won't simply slip into apathy.
If Netanyahu continues controlling the narrative and demanding a
strong mandate, he might find the coalition math in his favor.
was off to a quick start to grab the narrative on May 29. He argued that the
people had chosen him to lead and form a government, and Lieberman had prevented
it. Now, Netanyahu may have the best of both worlds ahead of him. If he can keep
the narrative going, blaming Lieberman and demanding a strong mandate in the
next elections, he might find the coalition math in his favor and he will have
two months to govern as he wants. This comes at an important time for Israel.
The US wants to roll out a peace plan, and the new elections could postpone
that. Netanyahu can also try to continue to seek a way out of a pre-indictment
hearing on corruption charges. It was already postponed until October.
Disagreement over a draft bill for conscription of ultra-orthodox
haredim contributed to the impasse in forming a new government.
is super-conservative when it comes to any major moves in politics or strategy.
He doesn't want a war in Gaza. He doesn't want a real political crisis that
could give an opportunity to opponents. He wants to manage each crisis in such a
way that all the small parties need him more than he needs them. That means
giving the haredim most of what they want in the draft discussions, it means not
rocking the boat on the continuing discussions about the Western Wall, it means
not removing small bedouin communities such as Khan al-Ahmar or Susiya that
caused international opprobrium. It means not causing another crisis related to
deporting African migrants.
in good time. Let the small parties fight over these issues, let them all claim
they are more right-wing than the next party, while Netanyahu waits for
elections. He has shown in the past that he can do magical things just before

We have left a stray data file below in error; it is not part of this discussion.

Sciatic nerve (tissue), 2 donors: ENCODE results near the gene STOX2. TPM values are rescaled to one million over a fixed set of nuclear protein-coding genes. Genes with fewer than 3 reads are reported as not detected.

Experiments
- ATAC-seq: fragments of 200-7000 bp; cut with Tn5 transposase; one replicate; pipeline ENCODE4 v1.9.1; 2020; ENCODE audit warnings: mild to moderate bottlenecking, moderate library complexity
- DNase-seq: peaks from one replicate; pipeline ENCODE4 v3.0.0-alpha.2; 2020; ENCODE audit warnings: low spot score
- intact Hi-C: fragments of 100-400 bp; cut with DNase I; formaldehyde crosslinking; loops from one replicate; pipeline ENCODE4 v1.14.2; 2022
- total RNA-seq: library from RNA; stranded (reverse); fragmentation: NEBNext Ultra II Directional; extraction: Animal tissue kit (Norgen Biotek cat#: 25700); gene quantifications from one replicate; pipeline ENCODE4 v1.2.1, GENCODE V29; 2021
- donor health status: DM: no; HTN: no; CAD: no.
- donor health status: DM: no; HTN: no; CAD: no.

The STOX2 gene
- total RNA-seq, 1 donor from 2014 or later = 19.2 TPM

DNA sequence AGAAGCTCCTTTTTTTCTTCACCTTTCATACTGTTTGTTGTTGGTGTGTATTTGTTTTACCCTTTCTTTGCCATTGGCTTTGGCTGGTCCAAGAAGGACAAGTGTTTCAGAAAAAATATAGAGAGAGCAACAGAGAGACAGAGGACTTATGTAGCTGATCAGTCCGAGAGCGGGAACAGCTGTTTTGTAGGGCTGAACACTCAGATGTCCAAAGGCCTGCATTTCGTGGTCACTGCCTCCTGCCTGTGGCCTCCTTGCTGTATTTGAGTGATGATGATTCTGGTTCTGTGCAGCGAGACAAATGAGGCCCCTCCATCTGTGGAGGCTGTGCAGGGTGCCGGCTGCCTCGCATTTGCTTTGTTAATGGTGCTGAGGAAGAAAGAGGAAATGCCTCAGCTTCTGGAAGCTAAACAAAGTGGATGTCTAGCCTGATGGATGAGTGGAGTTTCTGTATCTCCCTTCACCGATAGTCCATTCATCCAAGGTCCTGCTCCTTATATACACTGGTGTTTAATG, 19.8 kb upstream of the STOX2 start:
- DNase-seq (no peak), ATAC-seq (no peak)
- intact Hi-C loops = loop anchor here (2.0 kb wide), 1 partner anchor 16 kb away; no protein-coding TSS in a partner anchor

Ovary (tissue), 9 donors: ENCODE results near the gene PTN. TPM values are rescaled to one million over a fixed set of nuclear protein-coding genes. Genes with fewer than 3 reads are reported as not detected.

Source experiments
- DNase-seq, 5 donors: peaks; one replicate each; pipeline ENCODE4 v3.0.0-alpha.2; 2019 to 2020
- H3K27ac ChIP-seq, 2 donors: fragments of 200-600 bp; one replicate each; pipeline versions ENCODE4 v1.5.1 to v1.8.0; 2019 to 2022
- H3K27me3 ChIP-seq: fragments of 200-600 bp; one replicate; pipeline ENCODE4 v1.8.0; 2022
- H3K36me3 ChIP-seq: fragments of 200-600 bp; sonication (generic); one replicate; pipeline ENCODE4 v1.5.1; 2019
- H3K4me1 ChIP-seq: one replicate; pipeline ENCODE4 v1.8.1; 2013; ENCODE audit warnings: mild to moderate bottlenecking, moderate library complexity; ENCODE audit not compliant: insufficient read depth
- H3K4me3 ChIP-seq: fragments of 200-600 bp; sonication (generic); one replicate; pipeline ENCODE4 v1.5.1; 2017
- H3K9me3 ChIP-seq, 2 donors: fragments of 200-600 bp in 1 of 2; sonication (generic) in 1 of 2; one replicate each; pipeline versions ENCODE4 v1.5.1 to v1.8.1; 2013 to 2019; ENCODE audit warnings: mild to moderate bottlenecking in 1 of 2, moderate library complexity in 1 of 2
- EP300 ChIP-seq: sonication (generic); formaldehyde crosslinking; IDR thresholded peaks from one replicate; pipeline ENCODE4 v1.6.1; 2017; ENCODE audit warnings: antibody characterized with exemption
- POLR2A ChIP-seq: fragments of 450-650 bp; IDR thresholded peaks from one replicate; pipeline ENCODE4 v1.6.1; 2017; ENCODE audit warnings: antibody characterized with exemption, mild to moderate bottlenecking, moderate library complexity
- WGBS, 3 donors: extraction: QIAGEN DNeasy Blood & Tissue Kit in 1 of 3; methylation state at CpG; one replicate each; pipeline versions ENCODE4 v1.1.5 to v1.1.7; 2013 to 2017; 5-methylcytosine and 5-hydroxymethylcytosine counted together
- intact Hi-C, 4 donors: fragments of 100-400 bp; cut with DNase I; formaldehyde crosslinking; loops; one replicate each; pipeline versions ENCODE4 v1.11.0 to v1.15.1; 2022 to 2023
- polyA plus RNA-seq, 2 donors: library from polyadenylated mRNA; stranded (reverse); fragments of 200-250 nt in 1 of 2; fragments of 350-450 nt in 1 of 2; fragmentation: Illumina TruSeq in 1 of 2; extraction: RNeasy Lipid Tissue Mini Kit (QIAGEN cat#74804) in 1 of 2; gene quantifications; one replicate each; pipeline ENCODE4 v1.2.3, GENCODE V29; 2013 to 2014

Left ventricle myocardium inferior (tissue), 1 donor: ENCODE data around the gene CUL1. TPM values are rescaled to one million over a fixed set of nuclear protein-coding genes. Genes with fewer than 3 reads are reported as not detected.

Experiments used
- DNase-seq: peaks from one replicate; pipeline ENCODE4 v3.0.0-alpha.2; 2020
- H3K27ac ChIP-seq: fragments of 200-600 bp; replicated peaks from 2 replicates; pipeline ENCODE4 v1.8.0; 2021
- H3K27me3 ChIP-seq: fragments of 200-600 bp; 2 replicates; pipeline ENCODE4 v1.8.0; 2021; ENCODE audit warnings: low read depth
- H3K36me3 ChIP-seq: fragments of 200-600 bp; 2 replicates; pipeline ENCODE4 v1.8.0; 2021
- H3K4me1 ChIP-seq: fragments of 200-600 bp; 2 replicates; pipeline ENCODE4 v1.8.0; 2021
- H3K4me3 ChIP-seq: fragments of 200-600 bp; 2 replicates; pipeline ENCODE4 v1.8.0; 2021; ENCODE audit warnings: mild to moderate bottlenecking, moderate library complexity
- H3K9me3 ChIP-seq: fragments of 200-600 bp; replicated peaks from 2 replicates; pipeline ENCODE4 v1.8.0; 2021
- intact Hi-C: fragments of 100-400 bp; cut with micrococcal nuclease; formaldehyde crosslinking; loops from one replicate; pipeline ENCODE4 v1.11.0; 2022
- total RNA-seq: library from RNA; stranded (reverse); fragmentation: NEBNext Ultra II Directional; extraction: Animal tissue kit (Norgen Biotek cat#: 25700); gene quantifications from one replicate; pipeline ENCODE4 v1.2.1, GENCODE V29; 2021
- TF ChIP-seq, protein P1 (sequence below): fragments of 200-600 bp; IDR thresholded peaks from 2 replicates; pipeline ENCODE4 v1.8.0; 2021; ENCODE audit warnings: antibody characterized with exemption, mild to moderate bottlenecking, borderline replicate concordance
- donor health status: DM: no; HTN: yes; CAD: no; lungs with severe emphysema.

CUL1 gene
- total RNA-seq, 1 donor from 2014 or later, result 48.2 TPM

elections, always behind in the polls, he comes out ahead or equal in the end.
Even when he loses – as Likud did in 2009, coming in second – he finds a way
has successfully managed coalition crises before.
has successfully managed coalition crises before. He signed an agreement with
Kadima's Shaul Mofaz in May 2012, averting elections. Ehud Barak even broke up
Labor in 2012 in a move that helped Netanyahu's government. Netanyahu briefly
neutered Yisrael Beytenu when Lieberman ran with Likud in 2013. Yair Lapid was
even co-opted into the coalition in 2013 as Finance Minister.
almost like people forgot all this on May 29 as Israel headed to new elections.
Netanyahu doesn't leave things to chance. He is conservative and contemplative.
He doesn't allow risk and crises to dominate. He certainly did not want
Lieberman in his coalition, forever being able to scupper it. And he evidently
didn't want other Center or Left parties in. He also didn't want to give Gantz a
chance. So he chose what might be a better path: New elections.
Netanyahu may receive more palatable and malleable choices on the
Right in the next government.
New York Times and others have headlined this as a defeat for Netanyahu. But
what has he lost so far? He may lose Lieberman, who he doesn't mind being rid
of. He has gained Kahlon. Depending on how things play out, he may also receive
more palatable and malleable choices on the Right in the next government that he
hopes to form. And he likely knows that the Lapid-Gantz coalition in Blue and
White may not be a long marriage. And he knows that Avi Gabbay's Labor has
internal struggles, as do the Balad-Ra'am and Hadash-Ta'al marriages.
Netanyahu came through the smoke and mirrors of the coalition discussions unable to form a government. But in calculating the other scenarios, it may be the best of both worlds for him. At least, in the short term. And Netanyahu prefers to govern for short-term gains, not long-term strategies that require too much risk.